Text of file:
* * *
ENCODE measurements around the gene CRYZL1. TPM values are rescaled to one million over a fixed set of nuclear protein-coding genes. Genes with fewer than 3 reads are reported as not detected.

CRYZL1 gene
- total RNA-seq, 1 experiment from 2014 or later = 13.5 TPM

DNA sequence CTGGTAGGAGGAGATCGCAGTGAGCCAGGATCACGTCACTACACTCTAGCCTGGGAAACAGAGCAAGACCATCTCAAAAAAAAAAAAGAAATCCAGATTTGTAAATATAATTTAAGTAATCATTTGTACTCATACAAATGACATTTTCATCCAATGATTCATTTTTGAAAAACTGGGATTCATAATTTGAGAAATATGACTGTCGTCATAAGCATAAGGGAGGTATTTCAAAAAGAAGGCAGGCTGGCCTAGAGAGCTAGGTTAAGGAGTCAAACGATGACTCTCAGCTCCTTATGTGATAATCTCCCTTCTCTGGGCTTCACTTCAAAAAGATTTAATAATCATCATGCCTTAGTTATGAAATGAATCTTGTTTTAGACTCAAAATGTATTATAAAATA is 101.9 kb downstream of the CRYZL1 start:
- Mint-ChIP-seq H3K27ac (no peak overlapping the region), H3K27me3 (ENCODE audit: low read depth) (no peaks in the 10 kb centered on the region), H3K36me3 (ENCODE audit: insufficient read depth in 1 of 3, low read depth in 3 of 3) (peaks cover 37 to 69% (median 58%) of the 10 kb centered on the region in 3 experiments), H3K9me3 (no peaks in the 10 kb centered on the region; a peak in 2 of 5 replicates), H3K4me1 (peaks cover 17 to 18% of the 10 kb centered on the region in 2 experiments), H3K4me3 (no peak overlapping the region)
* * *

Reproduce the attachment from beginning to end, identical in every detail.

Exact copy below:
ENCODE measurements around the gene CRYZL1. TPM values are rescaled to one million over a fixed set of nuclear protein-coding genes. Genes with fewer than 3 reads are reported as not detected.

CRYZL1 gene
- total RNA-seq, 1 experiment from 2014 or later = 13.5 TPM

DNA sequence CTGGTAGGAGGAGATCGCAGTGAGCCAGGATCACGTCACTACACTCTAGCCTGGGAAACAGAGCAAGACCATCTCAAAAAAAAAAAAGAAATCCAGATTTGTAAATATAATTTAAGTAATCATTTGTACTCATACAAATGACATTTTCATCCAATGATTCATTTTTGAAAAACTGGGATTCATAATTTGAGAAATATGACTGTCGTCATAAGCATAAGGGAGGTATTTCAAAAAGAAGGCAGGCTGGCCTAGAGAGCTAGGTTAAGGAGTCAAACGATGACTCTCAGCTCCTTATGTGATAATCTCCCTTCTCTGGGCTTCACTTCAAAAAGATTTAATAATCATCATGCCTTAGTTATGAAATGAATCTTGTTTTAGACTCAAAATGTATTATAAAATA is 101.9 kb downstream of the CRYZL1 start:
- Mint-ChIP-seq H3K27ac (no peak overlapping the region), H3K27me3 (ENCODE audit: low read depth) (no peaks in the 10 kb centered on the region), H3K36me3 (ENCODE audit: insufficient read depth in 1 of 3, low read depth in 3 of 3) (peaks cover 37 to 69% (median 58%) of the 10 kb centered on the region in 3 experiments), H3K9me3 (no peaks in the 10 kb centered on the region; a peak in 2 of 5 replicates), H3K4me1 (peaks cover 17 to 18% of the 10 kb centered on the region in 2 experiments), H3K4me3 (no peak overlapping the region)